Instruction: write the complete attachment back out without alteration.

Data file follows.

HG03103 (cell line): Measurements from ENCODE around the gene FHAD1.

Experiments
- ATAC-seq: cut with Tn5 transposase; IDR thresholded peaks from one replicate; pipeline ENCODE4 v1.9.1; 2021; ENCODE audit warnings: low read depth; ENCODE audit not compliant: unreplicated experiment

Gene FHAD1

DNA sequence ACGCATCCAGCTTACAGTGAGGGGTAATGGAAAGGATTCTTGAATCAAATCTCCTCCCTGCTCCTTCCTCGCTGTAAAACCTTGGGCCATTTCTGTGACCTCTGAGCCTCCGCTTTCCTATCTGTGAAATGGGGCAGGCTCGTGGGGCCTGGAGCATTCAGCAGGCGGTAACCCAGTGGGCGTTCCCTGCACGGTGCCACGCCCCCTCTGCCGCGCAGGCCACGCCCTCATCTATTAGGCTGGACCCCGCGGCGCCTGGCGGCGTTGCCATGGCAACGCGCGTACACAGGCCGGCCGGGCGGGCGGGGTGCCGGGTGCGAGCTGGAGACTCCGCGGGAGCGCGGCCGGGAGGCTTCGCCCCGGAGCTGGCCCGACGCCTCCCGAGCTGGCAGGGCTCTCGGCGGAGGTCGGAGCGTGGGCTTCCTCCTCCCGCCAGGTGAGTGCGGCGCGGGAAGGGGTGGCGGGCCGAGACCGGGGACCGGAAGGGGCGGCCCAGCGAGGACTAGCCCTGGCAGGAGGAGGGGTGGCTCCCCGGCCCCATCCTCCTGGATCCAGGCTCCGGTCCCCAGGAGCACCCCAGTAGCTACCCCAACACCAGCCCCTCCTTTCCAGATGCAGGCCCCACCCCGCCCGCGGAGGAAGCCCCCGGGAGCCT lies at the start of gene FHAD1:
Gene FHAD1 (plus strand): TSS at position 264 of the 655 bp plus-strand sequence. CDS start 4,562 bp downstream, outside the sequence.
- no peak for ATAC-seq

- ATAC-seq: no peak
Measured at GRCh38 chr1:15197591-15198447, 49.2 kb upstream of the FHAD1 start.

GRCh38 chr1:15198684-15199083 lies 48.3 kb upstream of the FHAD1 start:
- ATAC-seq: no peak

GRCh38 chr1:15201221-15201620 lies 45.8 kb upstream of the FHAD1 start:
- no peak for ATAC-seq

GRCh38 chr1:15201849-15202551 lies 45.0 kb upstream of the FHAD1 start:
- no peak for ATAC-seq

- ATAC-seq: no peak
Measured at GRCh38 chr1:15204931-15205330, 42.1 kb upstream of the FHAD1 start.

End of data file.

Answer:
HG03103 (cell line): Measurements from ENCODE around the gene FHAD1.

Experiments
- ATAC-seq: cut with Tn5 transposase; IDR thresholded peaks from one replicate; pipeline ENCODE4 v1.9.1; 2021; ENCODE audit warnings: low read depth; ENCODE audit not compliant: unreplicated experiment

Gene FHAD1

DNA sequence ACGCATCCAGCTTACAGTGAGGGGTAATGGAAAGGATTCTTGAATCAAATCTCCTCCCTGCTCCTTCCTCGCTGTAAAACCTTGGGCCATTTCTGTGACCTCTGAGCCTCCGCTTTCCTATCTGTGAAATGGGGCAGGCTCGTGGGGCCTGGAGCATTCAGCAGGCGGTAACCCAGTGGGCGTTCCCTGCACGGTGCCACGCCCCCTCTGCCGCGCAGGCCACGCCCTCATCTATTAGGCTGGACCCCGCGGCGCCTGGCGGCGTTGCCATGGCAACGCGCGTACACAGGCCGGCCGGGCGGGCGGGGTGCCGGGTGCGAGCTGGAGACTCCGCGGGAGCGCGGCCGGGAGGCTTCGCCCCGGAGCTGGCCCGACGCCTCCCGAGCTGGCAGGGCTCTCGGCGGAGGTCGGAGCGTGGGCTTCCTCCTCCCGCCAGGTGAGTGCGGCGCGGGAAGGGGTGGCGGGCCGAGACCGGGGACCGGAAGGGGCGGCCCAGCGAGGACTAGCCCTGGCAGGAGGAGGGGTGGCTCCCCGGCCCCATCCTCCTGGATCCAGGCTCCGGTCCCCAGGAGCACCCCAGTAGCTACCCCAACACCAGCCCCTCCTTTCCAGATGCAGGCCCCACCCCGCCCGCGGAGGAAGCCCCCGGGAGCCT lies at the start of gene FHAD1:
Gene FHAD1 (plus strand): TSS at position 264 of the 655 bp plus-strand sequence. CDS start 4,562 bp downstream, outside the sequence.
- no peak for ATAC-seq

- ATAC-seq: no peak
Measured at GRCh38 chr1:15197591-15198447, 49.2 kb upstream of the FHAD1 start.

GRCh38 chr1:15198684-15199083 lies 48.3 kb upstream of the FHAD1 start:
- ATAC-seq: no peak

GRCh38 chr1:15201221-15201620 lies 45.8 kb upstream of the FHAD1 start:
- no peak for ATAC-seq

GRCh38 chr1:15201849-15202551 lies 45.0 kb upstream of the FHAD1 start:
- no peak for ATAC-seq

- ATAC-seq: no peak
Measured at GRCh38 chr1:15204931-15205330, 42.1 kb upstream of the FHAD1 start.